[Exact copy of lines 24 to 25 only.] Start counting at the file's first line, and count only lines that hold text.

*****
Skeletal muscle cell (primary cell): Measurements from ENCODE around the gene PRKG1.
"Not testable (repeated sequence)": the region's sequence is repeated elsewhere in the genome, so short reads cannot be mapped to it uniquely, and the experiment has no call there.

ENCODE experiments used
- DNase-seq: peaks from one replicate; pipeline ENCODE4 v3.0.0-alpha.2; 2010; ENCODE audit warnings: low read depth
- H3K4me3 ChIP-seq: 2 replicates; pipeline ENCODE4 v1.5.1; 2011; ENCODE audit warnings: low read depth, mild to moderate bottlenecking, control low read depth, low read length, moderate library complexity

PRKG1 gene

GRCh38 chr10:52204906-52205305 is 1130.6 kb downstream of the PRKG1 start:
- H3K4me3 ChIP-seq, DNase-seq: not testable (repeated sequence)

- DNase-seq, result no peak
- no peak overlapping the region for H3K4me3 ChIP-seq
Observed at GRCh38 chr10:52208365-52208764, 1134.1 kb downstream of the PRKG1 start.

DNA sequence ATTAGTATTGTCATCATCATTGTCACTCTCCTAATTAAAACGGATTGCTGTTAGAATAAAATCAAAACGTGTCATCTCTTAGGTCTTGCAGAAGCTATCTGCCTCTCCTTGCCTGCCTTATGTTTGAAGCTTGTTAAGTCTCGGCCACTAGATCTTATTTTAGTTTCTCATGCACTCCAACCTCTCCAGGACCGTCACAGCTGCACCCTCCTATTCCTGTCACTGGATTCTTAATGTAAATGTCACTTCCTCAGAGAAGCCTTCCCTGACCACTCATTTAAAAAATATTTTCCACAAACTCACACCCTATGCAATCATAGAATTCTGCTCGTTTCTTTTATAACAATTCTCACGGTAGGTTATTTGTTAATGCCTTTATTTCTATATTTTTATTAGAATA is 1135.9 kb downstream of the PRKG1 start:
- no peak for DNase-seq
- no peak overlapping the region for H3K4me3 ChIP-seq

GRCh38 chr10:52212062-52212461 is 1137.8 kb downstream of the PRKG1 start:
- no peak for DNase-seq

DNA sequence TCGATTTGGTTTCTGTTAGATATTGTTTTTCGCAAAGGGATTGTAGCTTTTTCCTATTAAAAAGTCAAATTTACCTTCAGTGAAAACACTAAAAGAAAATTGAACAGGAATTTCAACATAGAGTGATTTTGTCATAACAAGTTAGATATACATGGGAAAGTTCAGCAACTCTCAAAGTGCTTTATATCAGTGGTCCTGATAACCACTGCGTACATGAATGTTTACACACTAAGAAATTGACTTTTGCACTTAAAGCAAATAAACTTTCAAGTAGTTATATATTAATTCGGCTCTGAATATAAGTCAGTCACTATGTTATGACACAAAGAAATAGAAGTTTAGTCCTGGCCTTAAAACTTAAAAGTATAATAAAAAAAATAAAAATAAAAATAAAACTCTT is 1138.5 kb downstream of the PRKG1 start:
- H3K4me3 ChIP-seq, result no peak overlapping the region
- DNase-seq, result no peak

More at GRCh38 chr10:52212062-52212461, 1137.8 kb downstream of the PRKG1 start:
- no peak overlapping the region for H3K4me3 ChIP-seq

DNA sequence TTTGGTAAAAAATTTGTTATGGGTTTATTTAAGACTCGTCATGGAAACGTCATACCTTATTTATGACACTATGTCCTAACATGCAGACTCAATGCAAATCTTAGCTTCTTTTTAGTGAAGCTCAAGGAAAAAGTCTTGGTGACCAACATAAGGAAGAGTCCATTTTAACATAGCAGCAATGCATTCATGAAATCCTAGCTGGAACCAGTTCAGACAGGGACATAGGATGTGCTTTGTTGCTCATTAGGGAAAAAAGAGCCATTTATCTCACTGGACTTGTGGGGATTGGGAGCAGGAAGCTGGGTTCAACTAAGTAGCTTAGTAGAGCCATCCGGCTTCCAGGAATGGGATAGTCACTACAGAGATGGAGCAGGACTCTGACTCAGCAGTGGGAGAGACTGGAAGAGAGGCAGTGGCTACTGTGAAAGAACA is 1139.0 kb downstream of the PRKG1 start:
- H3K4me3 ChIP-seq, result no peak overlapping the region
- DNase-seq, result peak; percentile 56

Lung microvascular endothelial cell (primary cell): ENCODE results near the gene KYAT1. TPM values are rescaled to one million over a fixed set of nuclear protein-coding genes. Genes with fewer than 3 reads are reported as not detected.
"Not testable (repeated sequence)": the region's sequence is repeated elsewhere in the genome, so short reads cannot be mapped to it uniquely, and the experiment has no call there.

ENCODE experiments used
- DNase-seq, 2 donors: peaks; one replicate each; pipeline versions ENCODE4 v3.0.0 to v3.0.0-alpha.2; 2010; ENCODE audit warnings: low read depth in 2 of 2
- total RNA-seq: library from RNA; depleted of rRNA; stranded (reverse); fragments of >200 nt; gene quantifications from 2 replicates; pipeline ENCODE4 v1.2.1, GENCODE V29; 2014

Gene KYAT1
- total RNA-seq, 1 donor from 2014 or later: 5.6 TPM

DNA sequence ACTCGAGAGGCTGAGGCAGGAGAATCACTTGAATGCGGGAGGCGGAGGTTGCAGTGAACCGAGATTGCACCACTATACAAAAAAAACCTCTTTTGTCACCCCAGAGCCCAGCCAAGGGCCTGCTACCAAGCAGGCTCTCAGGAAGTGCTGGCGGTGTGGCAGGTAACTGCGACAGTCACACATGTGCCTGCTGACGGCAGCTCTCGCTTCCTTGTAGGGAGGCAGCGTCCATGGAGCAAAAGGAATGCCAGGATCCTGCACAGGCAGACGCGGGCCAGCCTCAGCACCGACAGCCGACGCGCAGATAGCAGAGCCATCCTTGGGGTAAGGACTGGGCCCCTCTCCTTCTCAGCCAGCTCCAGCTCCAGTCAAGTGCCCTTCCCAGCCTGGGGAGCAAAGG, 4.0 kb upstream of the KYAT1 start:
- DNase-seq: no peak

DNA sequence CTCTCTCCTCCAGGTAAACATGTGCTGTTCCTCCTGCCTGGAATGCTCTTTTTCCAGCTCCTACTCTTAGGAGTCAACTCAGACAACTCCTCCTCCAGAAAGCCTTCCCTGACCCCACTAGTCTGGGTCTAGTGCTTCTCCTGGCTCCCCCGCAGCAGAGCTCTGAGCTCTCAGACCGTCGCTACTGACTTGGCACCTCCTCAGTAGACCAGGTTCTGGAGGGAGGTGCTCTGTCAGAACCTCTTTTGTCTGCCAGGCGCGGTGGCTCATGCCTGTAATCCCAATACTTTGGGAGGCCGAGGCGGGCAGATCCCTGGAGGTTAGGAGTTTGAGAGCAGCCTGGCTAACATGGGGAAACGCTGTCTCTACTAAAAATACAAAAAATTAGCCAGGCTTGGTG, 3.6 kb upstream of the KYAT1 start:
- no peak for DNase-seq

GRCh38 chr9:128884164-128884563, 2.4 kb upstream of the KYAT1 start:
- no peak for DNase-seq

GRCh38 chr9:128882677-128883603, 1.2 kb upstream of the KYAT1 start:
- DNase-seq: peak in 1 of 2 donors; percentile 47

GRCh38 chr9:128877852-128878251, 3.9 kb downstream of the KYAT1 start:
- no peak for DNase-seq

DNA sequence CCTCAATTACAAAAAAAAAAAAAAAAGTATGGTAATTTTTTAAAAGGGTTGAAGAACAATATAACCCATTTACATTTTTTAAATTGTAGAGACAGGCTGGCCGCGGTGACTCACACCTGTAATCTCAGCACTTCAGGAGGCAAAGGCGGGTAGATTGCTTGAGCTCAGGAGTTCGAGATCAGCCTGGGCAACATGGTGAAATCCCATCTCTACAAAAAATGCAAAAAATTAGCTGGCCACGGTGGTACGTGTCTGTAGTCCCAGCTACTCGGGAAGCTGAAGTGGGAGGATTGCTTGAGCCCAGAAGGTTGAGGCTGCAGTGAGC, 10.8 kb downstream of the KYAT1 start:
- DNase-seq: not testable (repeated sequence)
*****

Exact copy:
- DNase-seq, result peak; percentile 56

Lung microvascular endothelial cell (primary cell): ENCODE results near the gene KYAT1. TPM values are rescaled to one million over a fixed set of nuclear protein-coding genes. Genes with fewer than 3 reads are reported as not detected.